Risk-aware control theory is a fascinating subfield of stochastic control theory. This subfield concerns the analysis and control of dynamical systems with respect to a vast spectrum of possibilities between the average case and the worst case. The flexibility and generality offered by risk-aware control theory has broad significance because control systems often require an awareness of rare harmful possibilities without being overly cautious and different applications have different needs and preferences about managing uncertainty. Major early players in this area include David Jacobson (1970’s) and Peter Whittle (1980’s-1990’s). There have been many exciting developments since those times, motivated by advances in finance and operations research in the early 2000’s. In this talk, I plan to present an overview of risk-aware control theory along with the recent development of risk-aware safety analysis. This is joint work with Michael Fauss (Educational Testing Services, Princeton, NJ) and Kevin Smith (Environmental and Water Resources Engineering, Tufts University).

ZITENG CHENG, University of Toronto
Mean field regret in discrete time games  [PDF]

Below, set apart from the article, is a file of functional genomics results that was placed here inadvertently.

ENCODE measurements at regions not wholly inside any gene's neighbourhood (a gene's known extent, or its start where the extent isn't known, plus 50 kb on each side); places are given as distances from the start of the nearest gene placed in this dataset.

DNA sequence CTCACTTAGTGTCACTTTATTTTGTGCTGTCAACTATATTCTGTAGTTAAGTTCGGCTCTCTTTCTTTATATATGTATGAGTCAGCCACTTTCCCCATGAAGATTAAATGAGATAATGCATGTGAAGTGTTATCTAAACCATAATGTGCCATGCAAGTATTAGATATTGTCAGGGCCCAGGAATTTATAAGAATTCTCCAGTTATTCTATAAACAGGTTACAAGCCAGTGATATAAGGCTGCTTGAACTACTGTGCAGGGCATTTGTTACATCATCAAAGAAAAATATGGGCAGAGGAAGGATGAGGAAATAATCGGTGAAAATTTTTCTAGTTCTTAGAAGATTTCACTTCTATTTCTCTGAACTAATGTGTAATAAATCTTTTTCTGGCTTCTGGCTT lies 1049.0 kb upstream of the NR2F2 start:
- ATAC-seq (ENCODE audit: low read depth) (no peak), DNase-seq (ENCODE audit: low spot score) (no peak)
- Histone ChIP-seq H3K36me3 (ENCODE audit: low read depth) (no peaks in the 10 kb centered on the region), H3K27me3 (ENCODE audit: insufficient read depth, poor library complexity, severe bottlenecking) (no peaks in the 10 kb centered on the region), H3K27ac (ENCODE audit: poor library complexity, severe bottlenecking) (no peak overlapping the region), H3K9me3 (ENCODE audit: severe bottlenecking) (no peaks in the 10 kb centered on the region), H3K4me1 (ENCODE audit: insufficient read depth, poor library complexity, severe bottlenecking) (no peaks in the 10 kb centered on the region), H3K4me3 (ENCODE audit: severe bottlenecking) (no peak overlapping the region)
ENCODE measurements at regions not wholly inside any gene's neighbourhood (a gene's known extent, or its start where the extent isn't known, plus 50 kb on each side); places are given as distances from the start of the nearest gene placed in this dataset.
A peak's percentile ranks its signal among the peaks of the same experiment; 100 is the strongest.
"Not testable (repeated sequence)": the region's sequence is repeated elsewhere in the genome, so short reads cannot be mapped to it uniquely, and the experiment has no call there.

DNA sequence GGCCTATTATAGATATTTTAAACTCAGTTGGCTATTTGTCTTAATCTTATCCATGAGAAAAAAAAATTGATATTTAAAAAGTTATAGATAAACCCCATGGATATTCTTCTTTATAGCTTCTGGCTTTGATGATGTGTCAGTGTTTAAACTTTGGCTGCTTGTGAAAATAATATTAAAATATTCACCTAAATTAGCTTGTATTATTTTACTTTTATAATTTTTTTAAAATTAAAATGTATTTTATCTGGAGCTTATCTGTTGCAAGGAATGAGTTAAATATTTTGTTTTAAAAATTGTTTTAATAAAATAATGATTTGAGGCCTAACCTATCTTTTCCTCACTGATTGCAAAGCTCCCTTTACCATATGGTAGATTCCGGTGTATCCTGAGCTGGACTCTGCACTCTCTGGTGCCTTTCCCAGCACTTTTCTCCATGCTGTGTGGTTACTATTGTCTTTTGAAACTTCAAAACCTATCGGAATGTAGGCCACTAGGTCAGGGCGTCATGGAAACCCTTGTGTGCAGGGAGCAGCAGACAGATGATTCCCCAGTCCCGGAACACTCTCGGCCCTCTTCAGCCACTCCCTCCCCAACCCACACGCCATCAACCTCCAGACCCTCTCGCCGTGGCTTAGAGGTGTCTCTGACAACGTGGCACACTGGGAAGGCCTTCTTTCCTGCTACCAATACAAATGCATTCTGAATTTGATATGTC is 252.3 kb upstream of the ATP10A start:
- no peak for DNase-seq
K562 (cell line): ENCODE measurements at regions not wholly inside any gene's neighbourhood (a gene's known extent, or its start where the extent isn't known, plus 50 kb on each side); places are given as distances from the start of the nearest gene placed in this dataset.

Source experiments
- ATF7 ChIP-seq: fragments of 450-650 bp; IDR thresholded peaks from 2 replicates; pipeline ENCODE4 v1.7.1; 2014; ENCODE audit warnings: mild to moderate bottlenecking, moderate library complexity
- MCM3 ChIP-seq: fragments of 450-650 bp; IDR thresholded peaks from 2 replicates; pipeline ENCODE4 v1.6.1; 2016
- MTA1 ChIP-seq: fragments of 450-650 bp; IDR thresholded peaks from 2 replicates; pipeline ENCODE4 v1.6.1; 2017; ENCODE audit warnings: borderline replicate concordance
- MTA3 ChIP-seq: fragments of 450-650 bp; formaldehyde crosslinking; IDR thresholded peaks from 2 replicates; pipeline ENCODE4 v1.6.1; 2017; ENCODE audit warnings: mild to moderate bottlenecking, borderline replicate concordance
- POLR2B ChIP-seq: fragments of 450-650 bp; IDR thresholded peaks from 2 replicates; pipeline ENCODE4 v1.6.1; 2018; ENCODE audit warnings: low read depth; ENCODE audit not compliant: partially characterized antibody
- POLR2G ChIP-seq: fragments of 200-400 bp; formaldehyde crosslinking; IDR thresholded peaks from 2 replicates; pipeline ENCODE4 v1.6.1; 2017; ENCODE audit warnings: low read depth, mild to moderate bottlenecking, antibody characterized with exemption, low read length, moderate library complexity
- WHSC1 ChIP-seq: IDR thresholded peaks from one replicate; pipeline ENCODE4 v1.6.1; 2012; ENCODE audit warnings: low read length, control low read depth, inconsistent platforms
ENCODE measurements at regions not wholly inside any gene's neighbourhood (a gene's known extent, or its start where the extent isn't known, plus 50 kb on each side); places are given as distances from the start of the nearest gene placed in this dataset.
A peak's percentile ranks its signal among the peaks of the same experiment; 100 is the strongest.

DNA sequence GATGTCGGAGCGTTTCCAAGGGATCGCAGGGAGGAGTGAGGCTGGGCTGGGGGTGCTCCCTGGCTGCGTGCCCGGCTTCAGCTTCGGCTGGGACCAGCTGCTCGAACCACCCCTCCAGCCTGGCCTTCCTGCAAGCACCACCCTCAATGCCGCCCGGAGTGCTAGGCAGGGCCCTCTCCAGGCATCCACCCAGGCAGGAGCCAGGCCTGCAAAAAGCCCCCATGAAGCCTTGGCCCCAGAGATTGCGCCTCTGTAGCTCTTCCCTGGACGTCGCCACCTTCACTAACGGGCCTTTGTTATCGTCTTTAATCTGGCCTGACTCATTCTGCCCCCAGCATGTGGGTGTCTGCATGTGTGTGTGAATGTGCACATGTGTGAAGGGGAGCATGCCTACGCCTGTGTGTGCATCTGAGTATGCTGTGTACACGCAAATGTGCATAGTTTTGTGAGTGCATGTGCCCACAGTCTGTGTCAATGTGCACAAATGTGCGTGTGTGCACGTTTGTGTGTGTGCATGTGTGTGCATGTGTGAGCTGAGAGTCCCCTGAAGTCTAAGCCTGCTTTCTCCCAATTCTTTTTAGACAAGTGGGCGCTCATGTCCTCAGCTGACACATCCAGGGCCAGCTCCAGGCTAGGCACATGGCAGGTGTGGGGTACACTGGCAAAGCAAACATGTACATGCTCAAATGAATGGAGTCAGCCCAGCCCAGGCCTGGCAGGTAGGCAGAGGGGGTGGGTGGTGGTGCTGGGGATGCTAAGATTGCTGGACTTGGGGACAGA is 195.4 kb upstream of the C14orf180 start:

We use mean field games (MFGs) to investigate approximations of $N$-player games with uniformly symmetrically continuous heterogeneous closed-loop actions. To incorporate agents’ risk aversion (beyond the classical expected utility of total costs), we use an abstract evaluation functional for their performance criteria. Centered around the notion of regret, we conduct non-asymptotic analysis on the approximation capability of MFGs from the perspective of state-action distributions without requiring the uniqueness of equilibria. Under suitable assumptions, we first show that scenarios in the $N$-player games with large $N$ and small average regrets can be well approximated by approximate solutions of MFGs with relatively small regrets. We then show that $\delta$-mean field equilibria can be used to construct $\varepsilon$-equilibria in $N$-player games. Furthermore, in this general setting, we prove the existence of mean field equilibria (MFEs). Our analysis above reveals an approximated refinement of $N$-player equilibria through MFEs. It also offers theoretical substantiation for algorithms that identify MFEs by minimizing regrets.